Having a single Olympic "host city" could become a thing of the past. The International Olympic Committee (IOC) approved Monday new rules for cities hoping to host the games. The Olympics can now happen in more than one place and be discussed in advance of cities' bidding, which should make hosting cheaper and easier. The IOC also stopped limiting the number of sports allowed for the Summer Games, which means baseball and softball could return for Tokyo 2020.

The changes were included in a 40-point improvement plan authored by IOC President Thomas Bach, BBC News reported. They're part of the most drastic reform the IOC has seen in years and were enacted to widen the pool of applicants.

Cost scared off many cities in the running for the 2022 Winter Games, the Associated Press reported, especially as news spread that the 2014 Winter Games cost Sochi $51 billion. Under the new plan, potential applicants are encouraged to discuss with the IOC the financial consequences of hosting the games. If geography or sustainability complicate hosting too much, cities can have events outside of their area. This enables joint bids where nearby countries work together to host the games, which wasn't a universally popular concept.

"I am worried that the unique character of the games could be diminished by the recommendation to allow some events to be dispersed over several locations within the same country, or even in a neighboring country," Swiss member Denis Oswald said, according to an AP report.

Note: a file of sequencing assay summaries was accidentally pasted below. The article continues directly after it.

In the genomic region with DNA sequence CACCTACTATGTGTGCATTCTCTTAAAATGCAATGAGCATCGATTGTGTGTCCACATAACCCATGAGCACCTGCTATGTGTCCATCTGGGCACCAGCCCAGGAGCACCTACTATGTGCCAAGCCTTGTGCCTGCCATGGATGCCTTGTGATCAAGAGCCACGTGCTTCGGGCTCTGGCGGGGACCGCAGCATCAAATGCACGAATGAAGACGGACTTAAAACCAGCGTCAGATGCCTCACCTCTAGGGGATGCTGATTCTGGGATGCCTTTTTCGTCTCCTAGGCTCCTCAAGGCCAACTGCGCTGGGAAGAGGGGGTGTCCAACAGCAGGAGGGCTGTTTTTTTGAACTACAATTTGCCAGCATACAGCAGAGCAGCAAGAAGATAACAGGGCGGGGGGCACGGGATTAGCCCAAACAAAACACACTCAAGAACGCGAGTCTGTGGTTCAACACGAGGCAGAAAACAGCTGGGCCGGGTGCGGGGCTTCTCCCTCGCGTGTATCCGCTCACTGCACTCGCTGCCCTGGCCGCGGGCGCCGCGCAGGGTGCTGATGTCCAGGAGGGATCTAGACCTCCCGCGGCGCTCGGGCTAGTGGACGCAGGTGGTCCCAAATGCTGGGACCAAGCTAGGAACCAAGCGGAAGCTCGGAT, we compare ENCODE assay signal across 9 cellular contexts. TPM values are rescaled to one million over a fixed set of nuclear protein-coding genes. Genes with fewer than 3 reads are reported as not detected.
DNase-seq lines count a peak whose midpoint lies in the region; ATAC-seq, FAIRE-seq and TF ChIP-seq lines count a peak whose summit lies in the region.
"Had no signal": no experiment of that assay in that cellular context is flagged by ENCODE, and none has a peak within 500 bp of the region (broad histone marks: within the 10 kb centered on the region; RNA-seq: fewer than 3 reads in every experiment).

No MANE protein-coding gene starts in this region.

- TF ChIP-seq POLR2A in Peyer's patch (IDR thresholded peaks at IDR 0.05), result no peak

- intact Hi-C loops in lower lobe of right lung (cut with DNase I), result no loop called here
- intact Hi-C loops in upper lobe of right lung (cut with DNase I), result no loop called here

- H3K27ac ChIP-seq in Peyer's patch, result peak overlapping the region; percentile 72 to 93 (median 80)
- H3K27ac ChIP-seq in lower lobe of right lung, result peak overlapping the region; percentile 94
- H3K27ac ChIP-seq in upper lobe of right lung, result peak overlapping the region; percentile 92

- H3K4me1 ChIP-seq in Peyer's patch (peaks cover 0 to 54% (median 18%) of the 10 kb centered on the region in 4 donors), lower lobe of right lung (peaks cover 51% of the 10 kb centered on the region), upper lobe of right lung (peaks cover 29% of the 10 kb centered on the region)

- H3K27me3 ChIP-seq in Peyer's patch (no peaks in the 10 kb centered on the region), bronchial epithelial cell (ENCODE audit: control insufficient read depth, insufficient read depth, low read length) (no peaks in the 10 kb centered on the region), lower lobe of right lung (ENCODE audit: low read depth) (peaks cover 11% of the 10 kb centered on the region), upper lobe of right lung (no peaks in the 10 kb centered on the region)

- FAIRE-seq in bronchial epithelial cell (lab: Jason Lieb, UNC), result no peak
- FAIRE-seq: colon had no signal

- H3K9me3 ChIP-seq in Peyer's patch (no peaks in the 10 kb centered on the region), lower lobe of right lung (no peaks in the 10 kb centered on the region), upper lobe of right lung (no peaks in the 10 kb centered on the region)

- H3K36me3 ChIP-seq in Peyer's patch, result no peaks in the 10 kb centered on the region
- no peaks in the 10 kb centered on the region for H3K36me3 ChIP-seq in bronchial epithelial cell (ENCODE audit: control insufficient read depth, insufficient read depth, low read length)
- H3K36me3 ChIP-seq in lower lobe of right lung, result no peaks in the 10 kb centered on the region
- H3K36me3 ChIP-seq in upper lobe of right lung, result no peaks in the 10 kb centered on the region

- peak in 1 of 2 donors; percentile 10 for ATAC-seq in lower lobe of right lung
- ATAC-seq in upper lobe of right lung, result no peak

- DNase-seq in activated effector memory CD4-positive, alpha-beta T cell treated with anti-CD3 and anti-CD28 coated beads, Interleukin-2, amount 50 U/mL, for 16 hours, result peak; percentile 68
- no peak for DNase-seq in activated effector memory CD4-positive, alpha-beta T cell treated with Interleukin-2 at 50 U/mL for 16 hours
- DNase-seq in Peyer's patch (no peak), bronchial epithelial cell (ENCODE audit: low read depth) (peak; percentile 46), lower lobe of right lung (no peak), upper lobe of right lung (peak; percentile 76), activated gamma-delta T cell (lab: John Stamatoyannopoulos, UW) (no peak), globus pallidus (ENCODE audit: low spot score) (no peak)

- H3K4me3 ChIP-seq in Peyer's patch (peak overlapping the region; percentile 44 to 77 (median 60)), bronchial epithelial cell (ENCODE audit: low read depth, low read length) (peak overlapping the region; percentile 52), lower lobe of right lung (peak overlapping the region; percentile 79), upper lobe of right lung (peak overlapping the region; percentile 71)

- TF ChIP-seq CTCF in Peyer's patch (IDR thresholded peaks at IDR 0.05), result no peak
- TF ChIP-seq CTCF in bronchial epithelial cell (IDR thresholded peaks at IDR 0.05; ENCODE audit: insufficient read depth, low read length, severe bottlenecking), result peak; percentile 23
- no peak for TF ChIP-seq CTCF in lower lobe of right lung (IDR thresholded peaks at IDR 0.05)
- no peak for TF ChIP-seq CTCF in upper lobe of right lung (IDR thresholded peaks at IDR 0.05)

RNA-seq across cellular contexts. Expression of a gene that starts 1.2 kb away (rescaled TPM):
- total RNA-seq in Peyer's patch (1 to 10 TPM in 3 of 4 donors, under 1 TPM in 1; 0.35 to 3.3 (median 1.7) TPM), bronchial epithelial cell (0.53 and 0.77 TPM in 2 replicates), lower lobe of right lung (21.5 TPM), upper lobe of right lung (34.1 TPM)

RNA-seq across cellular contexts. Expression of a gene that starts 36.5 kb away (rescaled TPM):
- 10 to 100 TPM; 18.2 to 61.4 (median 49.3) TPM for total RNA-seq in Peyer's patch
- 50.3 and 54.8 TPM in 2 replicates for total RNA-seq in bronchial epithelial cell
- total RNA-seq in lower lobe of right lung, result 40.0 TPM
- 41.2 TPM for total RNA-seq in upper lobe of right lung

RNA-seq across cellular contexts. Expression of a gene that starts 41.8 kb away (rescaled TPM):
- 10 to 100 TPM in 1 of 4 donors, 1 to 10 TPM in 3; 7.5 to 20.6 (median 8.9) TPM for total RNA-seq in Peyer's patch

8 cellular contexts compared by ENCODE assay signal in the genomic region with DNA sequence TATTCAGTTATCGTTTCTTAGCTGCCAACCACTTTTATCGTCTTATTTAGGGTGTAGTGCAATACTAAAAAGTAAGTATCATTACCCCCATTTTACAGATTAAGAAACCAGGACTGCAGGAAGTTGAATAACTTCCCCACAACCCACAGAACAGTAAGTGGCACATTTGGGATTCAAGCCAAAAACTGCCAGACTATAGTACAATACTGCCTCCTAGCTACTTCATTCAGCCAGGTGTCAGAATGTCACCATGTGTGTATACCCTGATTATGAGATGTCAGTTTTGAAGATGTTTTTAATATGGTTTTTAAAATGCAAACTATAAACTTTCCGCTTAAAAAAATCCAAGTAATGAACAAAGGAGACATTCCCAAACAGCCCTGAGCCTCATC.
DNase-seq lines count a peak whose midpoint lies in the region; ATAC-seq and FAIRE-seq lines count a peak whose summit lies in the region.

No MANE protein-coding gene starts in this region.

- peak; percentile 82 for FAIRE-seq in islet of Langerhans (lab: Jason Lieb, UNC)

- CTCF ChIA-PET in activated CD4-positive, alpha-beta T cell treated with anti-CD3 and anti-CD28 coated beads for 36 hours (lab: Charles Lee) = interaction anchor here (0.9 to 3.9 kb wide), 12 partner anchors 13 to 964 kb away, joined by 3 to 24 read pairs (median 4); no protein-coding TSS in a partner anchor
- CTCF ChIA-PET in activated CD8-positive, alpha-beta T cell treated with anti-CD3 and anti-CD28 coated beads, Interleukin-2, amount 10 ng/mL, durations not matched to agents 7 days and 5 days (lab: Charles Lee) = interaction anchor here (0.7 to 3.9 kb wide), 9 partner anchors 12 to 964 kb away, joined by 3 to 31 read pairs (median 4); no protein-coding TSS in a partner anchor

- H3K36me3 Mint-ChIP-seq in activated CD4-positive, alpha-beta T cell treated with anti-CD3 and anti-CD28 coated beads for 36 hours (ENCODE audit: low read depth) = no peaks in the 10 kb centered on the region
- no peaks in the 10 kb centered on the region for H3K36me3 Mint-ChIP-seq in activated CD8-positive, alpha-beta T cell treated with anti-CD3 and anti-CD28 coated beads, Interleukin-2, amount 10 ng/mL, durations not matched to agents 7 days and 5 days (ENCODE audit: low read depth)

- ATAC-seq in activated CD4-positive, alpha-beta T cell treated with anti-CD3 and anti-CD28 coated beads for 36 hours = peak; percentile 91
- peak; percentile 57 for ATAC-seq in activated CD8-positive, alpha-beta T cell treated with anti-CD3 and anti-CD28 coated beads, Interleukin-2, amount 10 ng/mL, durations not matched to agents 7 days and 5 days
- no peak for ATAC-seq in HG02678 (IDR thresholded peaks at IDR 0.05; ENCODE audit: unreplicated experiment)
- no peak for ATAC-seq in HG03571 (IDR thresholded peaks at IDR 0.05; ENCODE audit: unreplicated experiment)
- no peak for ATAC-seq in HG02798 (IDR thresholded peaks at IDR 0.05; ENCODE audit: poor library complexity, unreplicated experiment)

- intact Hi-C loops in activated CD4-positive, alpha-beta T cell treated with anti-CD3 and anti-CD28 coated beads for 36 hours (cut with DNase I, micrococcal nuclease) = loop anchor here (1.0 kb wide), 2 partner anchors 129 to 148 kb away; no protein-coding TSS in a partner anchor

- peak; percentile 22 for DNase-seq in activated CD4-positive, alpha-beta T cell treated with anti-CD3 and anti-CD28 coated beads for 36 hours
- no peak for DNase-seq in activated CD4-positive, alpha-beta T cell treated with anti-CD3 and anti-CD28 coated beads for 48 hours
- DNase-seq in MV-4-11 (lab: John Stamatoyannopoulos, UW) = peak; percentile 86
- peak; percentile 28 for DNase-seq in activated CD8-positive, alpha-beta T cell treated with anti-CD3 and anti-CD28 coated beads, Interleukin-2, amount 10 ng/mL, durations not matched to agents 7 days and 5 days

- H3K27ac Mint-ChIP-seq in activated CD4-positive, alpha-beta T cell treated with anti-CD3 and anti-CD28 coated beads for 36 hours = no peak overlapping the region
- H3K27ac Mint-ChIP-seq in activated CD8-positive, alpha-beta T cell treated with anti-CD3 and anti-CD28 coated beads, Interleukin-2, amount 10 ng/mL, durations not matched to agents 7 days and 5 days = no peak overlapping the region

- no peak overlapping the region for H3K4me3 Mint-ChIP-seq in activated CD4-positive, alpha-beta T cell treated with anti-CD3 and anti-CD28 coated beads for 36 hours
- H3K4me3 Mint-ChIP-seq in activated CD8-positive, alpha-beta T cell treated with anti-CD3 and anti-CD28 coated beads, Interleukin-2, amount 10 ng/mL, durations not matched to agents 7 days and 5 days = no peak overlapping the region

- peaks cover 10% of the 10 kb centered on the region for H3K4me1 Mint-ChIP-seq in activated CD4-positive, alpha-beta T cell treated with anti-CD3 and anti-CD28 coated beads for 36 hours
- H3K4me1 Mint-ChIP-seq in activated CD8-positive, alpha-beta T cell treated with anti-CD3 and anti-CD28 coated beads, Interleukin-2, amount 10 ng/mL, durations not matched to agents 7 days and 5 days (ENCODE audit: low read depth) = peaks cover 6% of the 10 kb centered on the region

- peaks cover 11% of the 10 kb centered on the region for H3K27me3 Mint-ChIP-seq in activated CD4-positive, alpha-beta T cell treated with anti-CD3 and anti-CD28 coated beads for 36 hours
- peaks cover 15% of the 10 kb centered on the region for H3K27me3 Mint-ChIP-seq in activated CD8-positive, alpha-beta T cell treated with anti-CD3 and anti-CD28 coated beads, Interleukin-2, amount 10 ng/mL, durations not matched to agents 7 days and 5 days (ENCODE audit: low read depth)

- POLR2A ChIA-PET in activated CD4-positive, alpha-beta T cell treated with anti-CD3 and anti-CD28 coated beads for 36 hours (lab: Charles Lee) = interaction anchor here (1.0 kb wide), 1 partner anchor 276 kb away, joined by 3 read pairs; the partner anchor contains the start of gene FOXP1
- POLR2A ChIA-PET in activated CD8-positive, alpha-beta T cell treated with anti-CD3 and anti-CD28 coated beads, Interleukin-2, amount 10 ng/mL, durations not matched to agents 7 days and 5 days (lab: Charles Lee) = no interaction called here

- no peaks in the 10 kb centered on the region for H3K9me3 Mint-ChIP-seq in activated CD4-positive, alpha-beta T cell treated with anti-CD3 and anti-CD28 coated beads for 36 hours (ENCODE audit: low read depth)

But IOC Vice President John Coates said people shouldn't panic, as the organization will only accept joint bids in extreme circumstances. The first example may be the Pyeongchang 2018 Winter Games in South Korea, where people have suggested it's illogical to build a $100 million sledding sports facility just for the event, the Chicago Tribune reported.

On Monday, the IOC also eliminated the 28-sport cap for the Summer Games in favor of an event-centric system. The size of the Olympics will stay the same, but host cities can request certain sports be included. This policy could affect the 2020 games in Tokyo, where organizers were lobbying to reinstate baseball and softball after they were cut in 2008. "This is a major breakthrough," Canadian member Dick Pound said, according to an AP report. "We were at a dead-end situation with 28 sports. This provides the flexibility we need."

The IOC's meeting was due to continue Tuesday, at which point it would discuss a dedicated Olympics TV channel and nondiscrimination strategies.